In 2008, POV aired Roger Weisberg‘s Critical Condition, which put a human face on the nation’s growing health care crisis by capturing the harrowing struggles of four critically ill Americans. Viewers were introduced to Joe, Karen, Hector and Carlos, and watched as they discovered that being uninsured could mean losing your job, health, home, savings, even your life.
With the passage of this week’s health care bill, we wondered how the reforms might have changed the lives of the Critical Condition characters if they had been in place before they got sick. Director Roger Weisberg sent us his thoughts on what might have been for Joe, Karen, Hector and Carlos.
Roger Weisberg: Here are some brief thoughts about what might have happened to the subjects of Critical Condition if the provisions of the bill that was signed into law [this week] were in effect when we were filming:
Hector may not have opted to have his leg amputated out of fear that his insurance was going to be terminated. Since he would have been able to keep his insurance and receive government subsidies to help pay the premium, he could have continued to see the doctor who believed that he could save Hector’s leg. He also would not have had to delay treatment for his diabetes, forego his blood pressure medication, or struggle for two years with an ill-fitting temporary prosthesis that was designed to last three months. Lastly, Hector may not have accumulated the medical debt that caused him to lose his home and move into a single room in a downtown motel.
Karen would not have lost her health insurance when she was no longer able to work. She would either have qualified for Medicaid, which was expanded under the new bill, or she would have been able to keep her old insurance or shop for a new policy at a local “exchange.” As a result, Karen would not have delayed seeking treatment for her abdominal pain and would have been able to see an oncologist sooner. It’s possible that her ovarian cancer would have been detected and treated sooner, giving her a much better prognosis than she ultimately received when she learned that her cancer had advanced to stage 3C, which is almost always fatal. Karen and Ronnie would not have had the added burden of dealing with overwhelming medical debt and harassing calls for bill collectors at the same time that Karen was trying to fight a devastating disease. And, after Karen’s death, Ronnie may not have lost his home and been forced to move in with one of his daughters.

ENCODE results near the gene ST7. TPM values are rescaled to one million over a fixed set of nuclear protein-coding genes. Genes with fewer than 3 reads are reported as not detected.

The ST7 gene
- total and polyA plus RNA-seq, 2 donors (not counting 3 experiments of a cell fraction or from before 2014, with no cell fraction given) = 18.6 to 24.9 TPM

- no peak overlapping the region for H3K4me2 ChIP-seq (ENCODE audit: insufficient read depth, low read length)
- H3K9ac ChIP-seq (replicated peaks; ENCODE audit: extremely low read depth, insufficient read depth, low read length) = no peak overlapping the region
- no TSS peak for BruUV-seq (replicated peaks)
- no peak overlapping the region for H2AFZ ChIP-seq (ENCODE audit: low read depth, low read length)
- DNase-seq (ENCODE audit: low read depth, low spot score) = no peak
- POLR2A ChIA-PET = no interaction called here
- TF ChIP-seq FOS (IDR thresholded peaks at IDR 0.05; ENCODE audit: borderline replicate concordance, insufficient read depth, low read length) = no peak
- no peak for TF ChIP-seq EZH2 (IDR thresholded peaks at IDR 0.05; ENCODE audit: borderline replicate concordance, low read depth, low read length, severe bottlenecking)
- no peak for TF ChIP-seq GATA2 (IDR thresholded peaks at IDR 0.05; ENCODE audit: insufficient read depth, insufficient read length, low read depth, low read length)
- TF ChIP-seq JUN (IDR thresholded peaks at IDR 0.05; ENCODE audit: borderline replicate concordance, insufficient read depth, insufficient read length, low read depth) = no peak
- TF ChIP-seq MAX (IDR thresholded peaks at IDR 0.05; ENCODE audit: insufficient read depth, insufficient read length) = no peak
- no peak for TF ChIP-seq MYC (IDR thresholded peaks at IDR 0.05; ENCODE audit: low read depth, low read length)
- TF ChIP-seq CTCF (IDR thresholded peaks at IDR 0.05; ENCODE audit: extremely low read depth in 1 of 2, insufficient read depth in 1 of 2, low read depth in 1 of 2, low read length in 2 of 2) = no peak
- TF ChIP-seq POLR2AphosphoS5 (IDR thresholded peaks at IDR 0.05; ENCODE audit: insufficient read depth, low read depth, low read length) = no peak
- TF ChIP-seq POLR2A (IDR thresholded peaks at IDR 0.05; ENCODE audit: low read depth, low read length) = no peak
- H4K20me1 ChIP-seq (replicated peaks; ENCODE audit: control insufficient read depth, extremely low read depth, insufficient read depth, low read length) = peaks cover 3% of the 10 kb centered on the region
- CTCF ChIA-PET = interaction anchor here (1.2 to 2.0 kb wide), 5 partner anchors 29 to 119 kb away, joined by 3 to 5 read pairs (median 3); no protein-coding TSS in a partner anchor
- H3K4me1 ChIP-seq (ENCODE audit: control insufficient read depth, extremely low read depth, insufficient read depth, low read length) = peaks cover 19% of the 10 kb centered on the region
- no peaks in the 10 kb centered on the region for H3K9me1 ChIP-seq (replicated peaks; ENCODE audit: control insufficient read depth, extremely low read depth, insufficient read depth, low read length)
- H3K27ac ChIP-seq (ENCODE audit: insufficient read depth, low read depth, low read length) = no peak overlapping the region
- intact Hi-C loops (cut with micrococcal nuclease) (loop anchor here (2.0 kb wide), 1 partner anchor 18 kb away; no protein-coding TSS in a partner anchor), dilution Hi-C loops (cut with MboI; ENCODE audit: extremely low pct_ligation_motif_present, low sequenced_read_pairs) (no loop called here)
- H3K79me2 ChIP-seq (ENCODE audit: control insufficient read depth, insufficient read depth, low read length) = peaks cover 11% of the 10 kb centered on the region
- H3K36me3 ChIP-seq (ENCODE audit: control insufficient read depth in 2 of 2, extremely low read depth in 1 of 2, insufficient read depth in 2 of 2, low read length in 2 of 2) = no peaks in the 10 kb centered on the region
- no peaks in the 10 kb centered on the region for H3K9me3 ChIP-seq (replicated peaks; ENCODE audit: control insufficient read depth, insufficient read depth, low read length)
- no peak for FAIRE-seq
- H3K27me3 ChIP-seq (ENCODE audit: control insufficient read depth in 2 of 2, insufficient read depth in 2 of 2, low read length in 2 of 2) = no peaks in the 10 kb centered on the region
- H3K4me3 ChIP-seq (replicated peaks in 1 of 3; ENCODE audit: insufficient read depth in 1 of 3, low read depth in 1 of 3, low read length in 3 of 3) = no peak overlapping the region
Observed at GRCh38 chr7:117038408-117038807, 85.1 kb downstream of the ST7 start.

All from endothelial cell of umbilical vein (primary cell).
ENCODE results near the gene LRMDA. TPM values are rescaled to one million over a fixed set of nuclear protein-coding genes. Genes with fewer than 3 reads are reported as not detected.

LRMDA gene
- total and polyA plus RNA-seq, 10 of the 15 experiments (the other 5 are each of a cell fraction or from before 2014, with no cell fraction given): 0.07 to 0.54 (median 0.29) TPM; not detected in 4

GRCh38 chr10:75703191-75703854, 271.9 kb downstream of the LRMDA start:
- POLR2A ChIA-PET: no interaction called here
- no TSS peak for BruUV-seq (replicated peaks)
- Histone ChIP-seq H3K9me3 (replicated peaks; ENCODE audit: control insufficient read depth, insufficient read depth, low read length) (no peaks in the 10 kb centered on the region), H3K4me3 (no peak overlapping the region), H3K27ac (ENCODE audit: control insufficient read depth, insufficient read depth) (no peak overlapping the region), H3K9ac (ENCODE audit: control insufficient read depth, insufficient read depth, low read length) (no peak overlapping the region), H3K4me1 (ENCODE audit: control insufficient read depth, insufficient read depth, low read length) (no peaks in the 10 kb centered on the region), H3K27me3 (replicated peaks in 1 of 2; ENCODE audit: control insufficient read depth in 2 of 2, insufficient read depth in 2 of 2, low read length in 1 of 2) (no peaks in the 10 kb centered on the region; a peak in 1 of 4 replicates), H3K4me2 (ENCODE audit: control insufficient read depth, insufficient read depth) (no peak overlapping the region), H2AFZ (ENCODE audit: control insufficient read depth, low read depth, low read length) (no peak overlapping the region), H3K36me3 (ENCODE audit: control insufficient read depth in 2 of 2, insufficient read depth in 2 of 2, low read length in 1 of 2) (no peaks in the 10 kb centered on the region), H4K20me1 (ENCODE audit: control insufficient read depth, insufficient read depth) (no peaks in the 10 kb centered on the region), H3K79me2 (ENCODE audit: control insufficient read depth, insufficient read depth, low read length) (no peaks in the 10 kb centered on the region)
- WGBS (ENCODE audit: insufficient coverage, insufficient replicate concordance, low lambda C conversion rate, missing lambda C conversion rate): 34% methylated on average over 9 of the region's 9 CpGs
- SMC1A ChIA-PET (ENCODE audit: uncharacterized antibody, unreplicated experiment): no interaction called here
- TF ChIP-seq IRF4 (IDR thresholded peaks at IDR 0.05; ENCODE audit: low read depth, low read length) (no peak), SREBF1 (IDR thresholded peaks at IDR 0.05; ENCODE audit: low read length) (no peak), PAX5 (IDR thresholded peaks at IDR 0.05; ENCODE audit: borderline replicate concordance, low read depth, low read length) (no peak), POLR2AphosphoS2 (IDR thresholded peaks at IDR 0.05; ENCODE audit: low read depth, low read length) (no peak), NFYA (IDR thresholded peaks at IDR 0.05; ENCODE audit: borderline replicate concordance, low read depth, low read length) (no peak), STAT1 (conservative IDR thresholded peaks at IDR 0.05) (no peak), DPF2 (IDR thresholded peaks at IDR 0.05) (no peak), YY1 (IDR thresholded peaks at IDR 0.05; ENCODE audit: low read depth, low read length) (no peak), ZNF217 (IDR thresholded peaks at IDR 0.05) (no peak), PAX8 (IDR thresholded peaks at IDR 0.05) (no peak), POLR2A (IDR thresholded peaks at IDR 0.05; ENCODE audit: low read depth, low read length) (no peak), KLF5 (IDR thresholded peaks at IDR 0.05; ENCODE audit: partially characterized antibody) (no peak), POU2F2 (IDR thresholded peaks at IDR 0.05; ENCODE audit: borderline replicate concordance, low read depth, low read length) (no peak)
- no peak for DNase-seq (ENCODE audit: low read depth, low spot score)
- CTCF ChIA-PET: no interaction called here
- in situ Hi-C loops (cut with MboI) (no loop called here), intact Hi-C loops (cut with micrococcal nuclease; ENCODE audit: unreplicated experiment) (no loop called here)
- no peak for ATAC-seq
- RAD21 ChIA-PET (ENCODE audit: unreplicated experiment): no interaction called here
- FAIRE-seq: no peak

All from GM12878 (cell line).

Joe would not have lost his insurance because he got sick and couldn’t work for a few months. He would either have qualified for the expanded Medicaid benefits under the new bill, or he would have received government subsidies to keep his old insurance policy or shop for a new one. He would have been able to afford the medications he needed to keep his liver disease and diabetes under control, and consequently, could have avoided several unnecessary hospitalizations. With access to primary preventive care, Joe’s condition would not have deteriorated so quickly. Joe’s wife, Dale, believes that Joe would be alive today if he had not lost his insurance.
Carlos would probably have received health insurance from his job as a chef in a French restaurant. His employer, a small business, would have received tax credits to help cover the cost of his insurance. As a result, Carlos would not have had to wait 15 years to get the surgery he needed to correct his back deformity. His pain would have been relieved much sooner, and his surgery would not have been so risky. He would not have needed to self-medicate with over-the-counter pain medication and would not have suffered from the internal bleeding that almost killed him. Lastly, he would not have had to travel to Mexico to get the pain medication or surgery he needed. In Critical Condition, as a result of the intervention of a kind doctor, Carlos became a rare exception and received an expensive operation that is typically available only to well-insured patients. With the new health care reform bill in place, Carlos and over 30 million Americans would become insured, opening the doors to medical treatment that had previously been out of reach.